WASHINGTON — The US government hit a major Indian steel pipe exporter with anti-dumping duties of more than 48 percent, in a move that follows nearly 300 percent anti-subsidy duties on Indian pipe set in March.
The Commerce Department set the duties on circular welded carbon-quality steel welded pipe from Zenith Birla, including it with other companies already hit with anti-dumping duties.
Vietnamese pipe exporters incurred anti-dumping penalties of up to nearly 28 percent, while producers in Oman and the United Arab Emirates were also hit in the range of 5.6-11.7 percent.
The pipe covered in the ruling is used for handling water and other liquids and gases under low pressures in plumbing, heating and cooling systems, and for other uses.
The Commerce Department said it affects exports from the four countries that reached nearly $200 million last year.
India has been a major target of subsidy and dumping accusations by US producers of similar products.
In March the Commerce Department slapped 286 percent anti-subsidy duties on pipe from Indian exporters, including Zenith Birla, while duties for the other three countries ran from zero to 8.1 percent.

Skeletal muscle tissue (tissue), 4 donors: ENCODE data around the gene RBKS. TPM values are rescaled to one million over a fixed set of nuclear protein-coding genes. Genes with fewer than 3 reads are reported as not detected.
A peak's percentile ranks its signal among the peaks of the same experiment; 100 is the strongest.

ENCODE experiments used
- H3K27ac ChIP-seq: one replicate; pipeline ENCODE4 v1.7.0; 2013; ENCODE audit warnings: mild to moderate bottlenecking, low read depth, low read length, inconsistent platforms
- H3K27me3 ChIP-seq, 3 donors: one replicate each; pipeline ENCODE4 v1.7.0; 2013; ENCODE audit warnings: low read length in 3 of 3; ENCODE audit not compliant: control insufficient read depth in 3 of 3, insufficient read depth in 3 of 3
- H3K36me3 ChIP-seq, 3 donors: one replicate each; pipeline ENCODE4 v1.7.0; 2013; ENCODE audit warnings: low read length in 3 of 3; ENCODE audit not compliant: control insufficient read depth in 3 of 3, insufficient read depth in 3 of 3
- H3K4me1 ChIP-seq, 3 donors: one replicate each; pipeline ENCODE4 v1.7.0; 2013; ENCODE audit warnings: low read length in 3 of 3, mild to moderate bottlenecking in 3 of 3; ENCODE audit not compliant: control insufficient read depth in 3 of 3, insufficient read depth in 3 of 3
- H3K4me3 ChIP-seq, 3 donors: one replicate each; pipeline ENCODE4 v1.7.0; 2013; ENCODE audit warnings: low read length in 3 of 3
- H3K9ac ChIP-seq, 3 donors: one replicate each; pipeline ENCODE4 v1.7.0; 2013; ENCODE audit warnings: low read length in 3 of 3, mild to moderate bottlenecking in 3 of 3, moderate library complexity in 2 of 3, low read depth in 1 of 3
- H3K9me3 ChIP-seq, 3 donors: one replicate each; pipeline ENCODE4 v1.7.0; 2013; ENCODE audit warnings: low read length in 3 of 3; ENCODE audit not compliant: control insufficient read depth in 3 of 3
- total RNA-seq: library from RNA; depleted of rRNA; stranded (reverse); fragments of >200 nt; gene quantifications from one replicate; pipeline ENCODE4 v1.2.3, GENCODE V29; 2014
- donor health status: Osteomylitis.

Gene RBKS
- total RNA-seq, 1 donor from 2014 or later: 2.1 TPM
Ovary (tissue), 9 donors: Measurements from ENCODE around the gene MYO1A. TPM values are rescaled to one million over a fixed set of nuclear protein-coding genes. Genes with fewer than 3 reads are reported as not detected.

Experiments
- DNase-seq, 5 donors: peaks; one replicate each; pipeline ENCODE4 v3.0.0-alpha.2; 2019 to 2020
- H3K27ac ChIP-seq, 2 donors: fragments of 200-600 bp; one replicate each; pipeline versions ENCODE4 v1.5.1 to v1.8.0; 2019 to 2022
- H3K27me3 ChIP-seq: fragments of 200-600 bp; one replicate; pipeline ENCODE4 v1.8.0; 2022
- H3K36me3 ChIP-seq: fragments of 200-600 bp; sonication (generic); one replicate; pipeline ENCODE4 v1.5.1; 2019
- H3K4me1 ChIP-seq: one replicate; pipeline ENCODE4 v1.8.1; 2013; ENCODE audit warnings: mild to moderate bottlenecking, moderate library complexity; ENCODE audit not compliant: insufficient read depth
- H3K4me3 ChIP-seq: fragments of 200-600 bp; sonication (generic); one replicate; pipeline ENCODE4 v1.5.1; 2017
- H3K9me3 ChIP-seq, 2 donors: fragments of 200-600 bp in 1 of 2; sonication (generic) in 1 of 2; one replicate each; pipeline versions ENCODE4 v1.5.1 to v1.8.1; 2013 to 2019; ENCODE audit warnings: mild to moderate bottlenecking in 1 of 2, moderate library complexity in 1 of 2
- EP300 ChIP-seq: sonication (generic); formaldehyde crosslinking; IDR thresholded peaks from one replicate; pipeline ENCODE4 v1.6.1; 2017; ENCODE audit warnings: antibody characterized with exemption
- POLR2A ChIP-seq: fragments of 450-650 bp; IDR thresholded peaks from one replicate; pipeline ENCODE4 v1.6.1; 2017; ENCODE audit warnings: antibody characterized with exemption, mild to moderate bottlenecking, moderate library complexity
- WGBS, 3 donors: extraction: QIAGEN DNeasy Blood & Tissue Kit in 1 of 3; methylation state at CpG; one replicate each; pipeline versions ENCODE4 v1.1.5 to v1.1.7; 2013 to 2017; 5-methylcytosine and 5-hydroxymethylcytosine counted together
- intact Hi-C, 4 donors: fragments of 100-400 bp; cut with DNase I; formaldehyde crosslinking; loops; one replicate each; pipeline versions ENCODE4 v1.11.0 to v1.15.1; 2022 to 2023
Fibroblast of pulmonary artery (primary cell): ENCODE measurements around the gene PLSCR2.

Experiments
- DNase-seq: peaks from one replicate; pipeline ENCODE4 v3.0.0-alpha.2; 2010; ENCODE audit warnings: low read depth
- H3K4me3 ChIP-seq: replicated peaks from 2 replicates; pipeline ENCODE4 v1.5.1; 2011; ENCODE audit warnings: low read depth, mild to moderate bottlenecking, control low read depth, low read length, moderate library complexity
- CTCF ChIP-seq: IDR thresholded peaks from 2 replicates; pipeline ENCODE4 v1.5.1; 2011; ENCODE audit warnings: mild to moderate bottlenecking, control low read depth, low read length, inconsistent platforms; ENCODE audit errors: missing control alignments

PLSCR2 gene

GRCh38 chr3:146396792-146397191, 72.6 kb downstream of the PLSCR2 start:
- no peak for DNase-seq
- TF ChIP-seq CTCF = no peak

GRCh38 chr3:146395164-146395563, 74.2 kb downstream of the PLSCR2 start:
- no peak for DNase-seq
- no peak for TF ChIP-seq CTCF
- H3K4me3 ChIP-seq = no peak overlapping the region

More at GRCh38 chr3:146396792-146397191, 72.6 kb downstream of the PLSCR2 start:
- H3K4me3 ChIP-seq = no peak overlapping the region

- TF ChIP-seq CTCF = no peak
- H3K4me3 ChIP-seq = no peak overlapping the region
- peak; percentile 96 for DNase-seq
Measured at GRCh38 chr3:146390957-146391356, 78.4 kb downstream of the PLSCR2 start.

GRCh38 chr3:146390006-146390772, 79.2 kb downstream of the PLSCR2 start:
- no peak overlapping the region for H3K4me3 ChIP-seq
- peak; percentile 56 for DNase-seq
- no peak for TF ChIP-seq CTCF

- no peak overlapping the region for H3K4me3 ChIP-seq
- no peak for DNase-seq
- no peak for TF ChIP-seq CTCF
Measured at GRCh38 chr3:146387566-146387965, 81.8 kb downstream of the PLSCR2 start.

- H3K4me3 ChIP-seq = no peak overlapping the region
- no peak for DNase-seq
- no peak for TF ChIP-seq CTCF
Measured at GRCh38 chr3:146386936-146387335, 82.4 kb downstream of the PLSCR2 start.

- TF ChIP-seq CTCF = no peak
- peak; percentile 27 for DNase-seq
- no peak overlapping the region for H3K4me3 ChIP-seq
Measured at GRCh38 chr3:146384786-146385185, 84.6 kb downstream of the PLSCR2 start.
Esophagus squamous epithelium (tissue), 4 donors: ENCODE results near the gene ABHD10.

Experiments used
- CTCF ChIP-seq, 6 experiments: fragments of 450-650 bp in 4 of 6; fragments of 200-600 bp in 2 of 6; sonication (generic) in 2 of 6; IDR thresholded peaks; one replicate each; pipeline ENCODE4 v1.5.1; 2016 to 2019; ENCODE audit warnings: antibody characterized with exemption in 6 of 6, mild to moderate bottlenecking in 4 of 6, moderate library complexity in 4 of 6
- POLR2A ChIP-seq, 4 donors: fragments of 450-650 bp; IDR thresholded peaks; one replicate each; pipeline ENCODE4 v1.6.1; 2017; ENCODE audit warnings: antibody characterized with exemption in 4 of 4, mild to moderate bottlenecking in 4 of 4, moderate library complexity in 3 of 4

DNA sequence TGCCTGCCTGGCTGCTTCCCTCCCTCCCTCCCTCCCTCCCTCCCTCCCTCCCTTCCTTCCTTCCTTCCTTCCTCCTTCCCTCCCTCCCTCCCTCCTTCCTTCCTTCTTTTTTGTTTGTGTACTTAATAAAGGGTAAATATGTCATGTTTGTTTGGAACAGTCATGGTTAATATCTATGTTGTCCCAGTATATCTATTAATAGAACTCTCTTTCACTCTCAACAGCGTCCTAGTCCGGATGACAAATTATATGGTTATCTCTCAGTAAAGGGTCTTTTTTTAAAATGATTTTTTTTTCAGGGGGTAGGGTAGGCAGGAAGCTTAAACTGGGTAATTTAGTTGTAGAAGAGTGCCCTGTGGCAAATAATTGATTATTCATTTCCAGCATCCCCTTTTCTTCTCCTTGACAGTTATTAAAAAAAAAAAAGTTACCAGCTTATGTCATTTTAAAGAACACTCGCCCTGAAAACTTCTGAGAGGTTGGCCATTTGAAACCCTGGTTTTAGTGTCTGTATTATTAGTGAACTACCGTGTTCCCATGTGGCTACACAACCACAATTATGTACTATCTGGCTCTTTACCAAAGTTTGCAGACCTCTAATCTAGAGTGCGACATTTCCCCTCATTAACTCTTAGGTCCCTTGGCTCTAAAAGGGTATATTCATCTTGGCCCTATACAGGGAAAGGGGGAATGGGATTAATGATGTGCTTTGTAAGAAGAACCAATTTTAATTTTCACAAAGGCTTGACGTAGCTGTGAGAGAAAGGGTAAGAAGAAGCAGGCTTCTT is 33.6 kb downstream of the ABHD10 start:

In reaction to the March duties, New Delhi last month lodged a complaint with the World Trade Organization, asking for consultations in the first step under the WTO dispute settlement system.
The steel row is the latest in a string of commercial disagreements between the two countries at the global trade body. India has also challenged a US visa fee hike for skilled workers, saying the move discriminated against its flagship software firms.
In March as well, the United States initiated a challenge to New Delhi’s ban on poultry and egg imports, saying it violated global trade rules. India insisted it was a necessary protection against avian flu.